This was an unprecedented political step and although the Panglong Agreement (so called after the name of the Shan town where it was signed in 1947) was not a perfect formula for unity, it represented the essence of the spirit of Union.
February this year has not to date failed my expectations. The NLD campaigns for the by-elections started at the end of January in the most auspicious way in Dawei in the southeast tail of Burma. It was my first visit there in twenty-three years and it was a joy and an inspiration to find that the support of our people of the Tenessarim had not diminished in strength of numbers or firmness of spirit. By the first week of February our party campaigns had gathered considerable momentum in spite of a few hitches. A proposed visit to Mandalay had to be postponed because of difficulties with regard to a suitable venue for a public rally. However, a trip to Pathein, capital of the Irrawaddy Division, and Myaungmya, my mother's home town, took place as planned.
We started out early in the morning from Rangoon, but progress was very slow as in all the villages along the way our supporters would come out to greet us, waving small NLD flags and proffering flowers and diverse gifts, including traditional painted parasols that came in very handy later that day. By the time we reached Pathein we were way behind schedule and the sun had already become uncomfortably hot. The divisional government had decreed that school attendance would be compulsory on that day, no civil servants would be allowed to take leave and that students of Pathien College would have to take "mini" examinations that would be linked to their eligibility to take the annual final examinations. These measures were obviously calculated to keep school children, college students and civil servants from coming out to demonstrate their support for the NLD. Nevertheless, there was a strong showing of young people among the crowds that greeted our party and a cavalcade of motorbikes accompanied us along the streets as we made our way to the football grounds where I gave a public address.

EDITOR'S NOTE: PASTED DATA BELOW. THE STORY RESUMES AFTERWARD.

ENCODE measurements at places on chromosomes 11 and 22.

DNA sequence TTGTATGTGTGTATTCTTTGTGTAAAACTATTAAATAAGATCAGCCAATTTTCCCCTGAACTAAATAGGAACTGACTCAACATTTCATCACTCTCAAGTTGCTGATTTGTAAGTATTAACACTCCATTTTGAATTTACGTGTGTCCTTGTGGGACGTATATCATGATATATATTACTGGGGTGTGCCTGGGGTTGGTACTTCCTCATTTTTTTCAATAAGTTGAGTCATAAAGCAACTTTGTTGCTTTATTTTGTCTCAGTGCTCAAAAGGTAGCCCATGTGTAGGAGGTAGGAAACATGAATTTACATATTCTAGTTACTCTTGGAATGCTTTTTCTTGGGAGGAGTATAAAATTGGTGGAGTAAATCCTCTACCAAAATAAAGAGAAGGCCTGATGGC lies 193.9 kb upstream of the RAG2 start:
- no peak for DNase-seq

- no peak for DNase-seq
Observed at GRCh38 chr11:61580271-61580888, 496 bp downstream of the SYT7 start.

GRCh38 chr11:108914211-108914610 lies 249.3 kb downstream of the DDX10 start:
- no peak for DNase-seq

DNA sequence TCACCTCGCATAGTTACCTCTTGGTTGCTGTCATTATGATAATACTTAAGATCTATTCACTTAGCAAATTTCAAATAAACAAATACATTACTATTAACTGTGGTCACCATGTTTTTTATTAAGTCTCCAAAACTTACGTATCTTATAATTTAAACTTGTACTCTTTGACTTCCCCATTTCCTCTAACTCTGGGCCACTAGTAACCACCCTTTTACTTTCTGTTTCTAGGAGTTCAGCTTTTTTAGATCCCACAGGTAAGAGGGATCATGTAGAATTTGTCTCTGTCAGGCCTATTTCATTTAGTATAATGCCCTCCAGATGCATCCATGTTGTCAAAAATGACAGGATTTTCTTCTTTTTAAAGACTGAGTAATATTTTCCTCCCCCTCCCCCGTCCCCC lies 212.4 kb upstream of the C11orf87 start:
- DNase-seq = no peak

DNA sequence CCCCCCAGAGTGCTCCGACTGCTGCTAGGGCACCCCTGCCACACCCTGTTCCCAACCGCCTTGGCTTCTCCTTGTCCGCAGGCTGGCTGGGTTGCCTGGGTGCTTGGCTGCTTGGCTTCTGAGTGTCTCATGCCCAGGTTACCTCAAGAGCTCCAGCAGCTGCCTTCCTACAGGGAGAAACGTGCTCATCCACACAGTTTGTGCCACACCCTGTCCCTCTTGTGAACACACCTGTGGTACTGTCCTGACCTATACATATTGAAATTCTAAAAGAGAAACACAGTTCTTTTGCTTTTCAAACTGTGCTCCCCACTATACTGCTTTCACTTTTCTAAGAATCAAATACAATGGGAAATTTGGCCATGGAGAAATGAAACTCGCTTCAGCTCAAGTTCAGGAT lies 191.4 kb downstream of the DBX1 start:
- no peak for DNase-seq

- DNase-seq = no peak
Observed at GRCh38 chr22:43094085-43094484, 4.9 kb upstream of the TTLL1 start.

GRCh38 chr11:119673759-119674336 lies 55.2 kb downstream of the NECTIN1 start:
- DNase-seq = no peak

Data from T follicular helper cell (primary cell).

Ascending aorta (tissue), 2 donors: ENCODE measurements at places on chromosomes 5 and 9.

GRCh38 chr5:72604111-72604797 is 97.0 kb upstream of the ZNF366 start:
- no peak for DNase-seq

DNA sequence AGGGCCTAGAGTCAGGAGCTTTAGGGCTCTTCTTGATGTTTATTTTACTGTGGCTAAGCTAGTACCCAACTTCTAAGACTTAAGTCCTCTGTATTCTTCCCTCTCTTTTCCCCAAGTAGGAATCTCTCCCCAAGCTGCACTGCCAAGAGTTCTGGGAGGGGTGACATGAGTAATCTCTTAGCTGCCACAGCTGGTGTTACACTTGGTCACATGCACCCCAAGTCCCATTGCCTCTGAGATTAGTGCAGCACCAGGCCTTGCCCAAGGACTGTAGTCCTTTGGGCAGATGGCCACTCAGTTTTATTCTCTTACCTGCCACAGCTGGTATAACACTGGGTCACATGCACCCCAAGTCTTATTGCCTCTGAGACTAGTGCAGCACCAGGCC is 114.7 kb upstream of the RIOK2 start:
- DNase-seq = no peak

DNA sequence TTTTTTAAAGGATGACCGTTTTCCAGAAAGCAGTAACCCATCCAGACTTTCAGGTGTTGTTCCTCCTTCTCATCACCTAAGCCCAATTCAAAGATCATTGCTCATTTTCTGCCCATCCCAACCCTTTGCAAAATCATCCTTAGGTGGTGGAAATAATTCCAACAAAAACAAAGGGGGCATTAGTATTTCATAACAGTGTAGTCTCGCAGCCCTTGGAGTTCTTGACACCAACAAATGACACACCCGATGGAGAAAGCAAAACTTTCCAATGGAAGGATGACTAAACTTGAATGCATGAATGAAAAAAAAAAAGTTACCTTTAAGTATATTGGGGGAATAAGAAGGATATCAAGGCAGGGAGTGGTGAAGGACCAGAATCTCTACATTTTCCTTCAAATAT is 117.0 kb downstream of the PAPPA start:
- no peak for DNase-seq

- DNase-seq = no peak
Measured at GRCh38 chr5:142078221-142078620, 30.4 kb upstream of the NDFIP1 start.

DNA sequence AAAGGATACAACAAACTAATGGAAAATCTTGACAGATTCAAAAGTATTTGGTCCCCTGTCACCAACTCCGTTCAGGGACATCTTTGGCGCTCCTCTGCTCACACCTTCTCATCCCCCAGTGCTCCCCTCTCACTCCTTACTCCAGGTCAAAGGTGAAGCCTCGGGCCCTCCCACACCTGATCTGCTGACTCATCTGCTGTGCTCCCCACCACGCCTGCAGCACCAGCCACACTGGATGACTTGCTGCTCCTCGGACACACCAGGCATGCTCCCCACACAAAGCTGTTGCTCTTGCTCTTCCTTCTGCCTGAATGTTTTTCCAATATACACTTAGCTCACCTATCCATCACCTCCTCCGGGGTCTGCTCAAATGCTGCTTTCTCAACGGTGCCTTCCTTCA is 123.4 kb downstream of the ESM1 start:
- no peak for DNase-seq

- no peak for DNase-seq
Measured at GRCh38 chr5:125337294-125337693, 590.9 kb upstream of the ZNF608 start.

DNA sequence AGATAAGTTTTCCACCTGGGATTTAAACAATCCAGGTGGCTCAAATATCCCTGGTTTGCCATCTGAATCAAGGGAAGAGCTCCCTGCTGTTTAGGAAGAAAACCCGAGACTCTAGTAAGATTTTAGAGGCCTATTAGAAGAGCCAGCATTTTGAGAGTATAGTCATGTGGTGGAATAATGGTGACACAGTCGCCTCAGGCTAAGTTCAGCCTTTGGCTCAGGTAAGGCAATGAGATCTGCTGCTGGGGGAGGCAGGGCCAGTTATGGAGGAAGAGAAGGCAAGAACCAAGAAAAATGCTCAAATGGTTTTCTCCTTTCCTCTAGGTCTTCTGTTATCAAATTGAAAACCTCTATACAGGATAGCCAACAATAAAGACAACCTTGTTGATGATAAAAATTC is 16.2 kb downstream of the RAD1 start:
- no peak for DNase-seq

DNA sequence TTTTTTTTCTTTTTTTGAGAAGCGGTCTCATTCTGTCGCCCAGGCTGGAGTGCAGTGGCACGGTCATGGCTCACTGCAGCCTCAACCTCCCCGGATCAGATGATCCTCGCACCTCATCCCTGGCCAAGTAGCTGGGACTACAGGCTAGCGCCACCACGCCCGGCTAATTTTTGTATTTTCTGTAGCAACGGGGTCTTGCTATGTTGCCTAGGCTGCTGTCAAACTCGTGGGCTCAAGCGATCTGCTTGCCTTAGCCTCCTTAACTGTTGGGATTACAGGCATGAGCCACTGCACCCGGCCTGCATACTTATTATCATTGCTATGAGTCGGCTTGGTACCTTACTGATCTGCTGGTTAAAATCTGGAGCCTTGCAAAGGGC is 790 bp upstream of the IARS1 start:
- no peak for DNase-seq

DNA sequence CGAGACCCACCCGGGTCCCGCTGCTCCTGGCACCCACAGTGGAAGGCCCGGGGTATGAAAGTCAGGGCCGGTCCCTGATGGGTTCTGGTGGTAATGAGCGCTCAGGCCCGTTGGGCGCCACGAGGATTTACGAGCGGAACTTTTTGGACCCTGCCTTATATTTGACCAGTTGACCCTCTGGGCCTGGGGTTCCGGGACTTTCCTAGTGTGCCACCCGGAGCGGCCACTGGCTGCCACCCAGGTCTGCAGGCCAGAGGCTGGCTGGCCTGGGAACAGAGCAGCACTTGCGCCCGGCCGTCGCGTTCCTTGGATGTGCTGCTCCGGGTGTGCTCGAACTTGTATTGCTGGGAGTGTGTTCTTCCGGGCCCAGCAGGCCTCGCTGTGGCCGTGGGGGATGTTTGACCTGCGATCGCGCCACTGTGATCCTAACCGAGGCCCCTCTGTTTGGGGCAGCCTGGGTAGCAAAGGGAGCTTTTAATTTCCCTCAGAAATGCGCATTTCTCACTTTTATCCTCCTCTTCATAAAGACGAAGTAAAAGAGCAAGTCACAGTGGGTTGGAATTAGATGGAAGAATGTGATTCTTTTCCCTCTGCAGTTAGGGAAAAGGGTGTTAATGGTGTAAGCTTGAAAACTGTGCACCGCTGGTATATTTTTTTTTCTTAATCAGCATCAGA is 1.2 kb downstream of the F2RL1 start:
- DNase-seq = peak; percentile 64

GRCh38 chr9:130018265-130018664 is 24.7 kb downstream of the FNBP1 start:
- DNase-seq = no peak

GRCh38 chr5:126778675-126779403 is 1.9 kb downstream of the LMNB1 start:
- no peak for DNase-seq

Many of the motorbikes accompanied us all the way to Myaungmya along a route that was largely a dirt track. We passed by many small hamlets sunk in abject poverty. The bright smiles and enthusiastic calls with which the inhabitants greeted us in spite of the heat and the dust and their destitution was heart rending. It brought home to us the enormity of our duty to try our utmost to help our people achieve a decent standard of living within a safe and secure environment.
As might have been expected, the people of Myaungmya welcomed me as a long absent member of the family. A high percentage of the population of the township was Karen, and they were present in large numbers at our rally, especially as our candidate for the elections was a much respected Karen teacher. Their colourful costumes added a touch of gaiety, and the enthusiasm and spirits of the gathering remained high despite the noonday sun that beat down mercilessly on us.
A very common Burmese expression is "ye-set," which means "drops of water." When we say to one another "this is ye-set" or "this is the meeting of ye-set," we mean that we have been brought together by a good karmic bonds between us. Traditionally, after we have performed an act of charity we pour some water from a jug into a bowl, drop by drop, and later pour the water into the earth that it may stand witness to our good deed. Those who are present to share the merit of this deed will be brought together again in the course of samsara by the bonds of "ye-set."
The second week of February was a time of "ye-set" for our Karen peoples and me. The seventh day of the month had found me among the Karens of my mother's hometown. On the tenth I was able to welcome to my home the Karen National Union/ Karen National Liberation Army delegation that had come for peace talks with the government. When I received a letter from the KNU/KNLA Supreme Headquarters asking if they could meet me in Rangoon after their peace talks at Naypyidaw, it seemed unbelievable. Were we at long last to be given the opportunity to meet those whom we had long thought of as friends and comrades in our quest for a Union of peace and prosperity throughout long years, years during which we had been distanced from them by geography and by political conditions? Within a short time of the arrival of the fourteen strong delegation it became clear that our hearts and minds had not been distanced by the circumstances that had created undesirable barriers between the peoples of our country. (By Aung San Suu Kyi)
(Mainichi Japan) February 24, 2012